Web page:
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Kutty Kahani: Epics retold in a nutshell

Akka, akka,” calls out a young girl to her sister as she arranges the dolls representing Vishnu’s 10 avatars. The older sibling gently puts the dolls in correct order, then performs a small dance depicting the Dasavataram to a verse from Jayadeva’s Gita Govindam. This video sequence introduces the viewer to the avatars, to Jayadeva and the Gita Govinda, and the Navaratri ritual of golu, all in a span of three minutes.

The tale of Rudraksh

In another video, a young boy named Rudraksh tells the story behind his name, explaining about Shiva and the rudrakshamala, and goes on to play the tabla, identifying Shiva as the god of rhythm.

A team of 70 young storytellers presented stories like these in 55 episodes of a series that was streamed online over 42 days recently. Kutty Kahani — Eternal Stories, Young Storytellers was the brainchild of Bharatanatyam dancer and guru Ananda Shankar Jayant, who is also the founder of Natyarambha.

With so many children stuck at home during the pandemic, Ananda saw that children who had their grandparents living with them got to listen to traditional tales from the two epics and learn about the myths. But many other children were left out. “Since these children are unfamiliar with many parts of cultural history, I used the digital platform to make some such stories accessible to them in a medium they are comfortable with,” she says.

Colourful themes

Ananda’s brief was clear. The narration was to be done by children aged between five and 13, in any language, through any art form of their choice — from mime to poetry. She asked the parents to make sure the video stories were less than five minutes long, so that they could be informative and interesting but not tedious. And she wanted to add something more, to compete with the glut of visual content on the market. “Gunjan Ashtaputre, my designer, not only created a colourful animation theme, but also enhanced the narratives in each episode with images of sketches, added on to make the narrative more impactful,” she says. It’s not just the visuals — the theme music is also distinctive.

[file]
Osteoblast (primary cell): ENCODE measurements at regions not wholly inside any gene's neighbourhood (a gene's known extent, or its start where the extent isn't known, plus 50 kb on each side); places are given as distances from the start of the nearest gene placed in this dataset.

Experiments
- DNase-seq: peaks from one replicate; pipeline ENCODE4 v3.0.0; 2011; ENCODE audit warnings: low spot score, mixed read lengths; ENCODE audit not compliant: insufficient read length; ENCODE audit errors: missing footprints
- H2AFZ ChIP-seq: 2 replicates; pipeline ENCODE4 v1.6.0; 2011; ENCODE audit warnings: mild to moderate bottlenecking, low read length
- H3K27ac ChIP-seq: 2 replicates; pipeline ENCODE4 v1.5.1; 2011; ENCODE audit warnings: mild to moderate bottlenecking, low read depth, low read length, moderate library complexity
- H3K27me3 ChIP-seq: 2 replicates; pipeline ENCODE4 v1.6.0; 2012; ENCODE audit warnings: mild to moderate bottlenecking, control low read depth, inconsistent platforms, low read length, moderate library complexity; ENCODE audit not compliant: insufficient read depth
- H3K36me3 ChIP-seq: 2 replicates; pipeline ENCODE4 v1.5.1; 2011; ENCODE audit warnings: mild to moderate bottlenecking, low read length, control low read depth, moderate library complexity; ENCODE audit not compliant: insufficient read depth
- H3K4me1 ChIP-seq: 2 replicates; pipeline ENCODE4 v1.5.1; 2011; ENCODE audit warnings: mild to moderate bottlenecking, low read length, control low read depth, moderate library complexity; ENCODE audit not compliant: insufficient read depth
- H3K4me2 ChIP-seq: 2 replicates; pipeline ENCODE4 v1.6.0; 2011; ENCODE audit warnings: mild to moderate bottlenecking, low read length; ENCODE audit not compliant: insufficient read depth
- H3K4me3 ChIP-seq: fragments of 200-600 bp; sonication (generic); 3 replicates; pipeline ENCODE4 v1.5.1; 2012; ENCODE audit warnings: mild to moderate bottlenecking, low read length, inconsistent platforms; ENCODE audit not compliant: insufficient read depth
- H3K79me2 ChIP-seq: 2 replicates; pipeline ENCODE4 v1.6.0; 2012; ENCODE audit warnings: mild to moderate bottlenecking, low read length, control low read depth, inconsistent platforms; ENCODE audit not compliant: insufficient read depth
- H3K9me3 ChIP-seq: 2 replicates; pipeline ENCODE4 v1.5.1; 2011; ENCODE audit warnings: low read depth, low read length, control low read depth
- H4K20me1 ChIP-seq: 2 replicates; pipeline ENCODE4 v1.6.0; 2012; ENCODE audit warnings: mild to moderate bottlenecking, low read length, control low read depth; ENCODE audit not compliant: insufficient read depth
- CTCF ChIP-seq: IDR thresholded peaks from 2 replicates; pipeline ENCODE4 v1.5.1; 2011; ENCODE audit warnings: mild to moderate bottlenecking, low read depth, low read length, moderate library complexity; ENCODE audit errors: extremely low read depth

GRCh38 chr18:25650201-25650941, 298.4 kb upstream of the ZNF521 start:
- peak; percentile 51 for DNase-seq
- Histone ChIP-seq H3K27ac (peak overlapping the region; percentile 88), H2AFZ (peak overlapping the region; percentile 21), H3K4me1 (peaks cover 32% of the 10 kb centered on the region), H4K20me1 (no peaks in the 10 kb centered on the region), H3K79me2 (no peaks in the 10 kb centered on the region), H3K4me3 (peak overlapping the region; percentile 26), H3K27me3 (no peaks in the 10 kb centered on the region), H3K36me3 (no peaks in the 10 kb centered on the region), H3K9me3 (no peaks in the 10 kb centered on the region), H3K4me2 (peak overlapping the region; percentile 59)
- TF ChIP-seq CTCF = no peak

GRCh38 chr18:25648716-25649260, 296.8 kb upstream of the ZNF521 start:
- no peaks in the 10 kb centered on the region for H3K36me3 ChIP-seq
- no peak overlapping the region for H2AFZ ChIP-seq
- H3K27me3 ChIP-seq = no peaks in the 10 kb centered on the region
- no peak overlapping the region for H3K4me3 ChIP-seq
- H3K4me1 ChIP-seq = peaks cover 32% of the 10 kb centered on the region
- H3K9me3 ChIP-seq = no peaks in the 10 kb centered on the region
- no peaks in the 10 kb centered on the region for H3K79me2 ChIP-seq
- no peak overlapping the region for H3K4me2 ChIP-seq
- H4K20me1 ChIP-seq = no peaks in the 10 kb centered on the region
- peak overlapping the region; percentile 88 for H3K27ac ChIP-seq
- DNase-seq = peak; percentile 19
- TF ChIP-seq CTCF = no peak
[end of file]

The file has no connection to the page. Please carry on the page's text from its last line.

Reminiscent of Jim Reeves’ ‘Bimbo,’ it is quick to capture the attention of young children.

The videos in their final avatar went through a long process to get there. Ananda had made it clear that complete responsibility for creating the stories lay with the parents. She had to send several videos back, asking them to stick to the stipulated format and length. In some cases, she had to ask them to record the voice separately, so that it could be synchronised later with the visual content. The content was then edited and sent for animation. That’s when visuals drawn from the storyline as well as subtitles in English and regional languages were added. Relevant slokas were interspersed wherever possible.

Narthaki.com, Anita Ratnam’s dance portal, came forward as a digital partner for streaming. SBI and the Indian Council for Cultural Relations, New Delhi, also supported the initiative. When the videos went online, the advantage of the digital format was immediately clear — they attracted a large viewership.

“The most satisfying experience has been the fact that everything from communication to creation has been done digitally,” says Ananda. “Once we started streaming it, the response was phenomenal and children across the globe came forward to participate with great enthusiasm. So overwhelming has been the response that we will need to present another season later. It would be exciting if the idea gains momentum and more people come forward.”

The author is a Chennai-based freelance writer.

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Printable version | Apr 12, 2021 6:57:42 PM | https://www.thehindu.com/entertainment/dance/the-bite-size-purana/article33685453.ece

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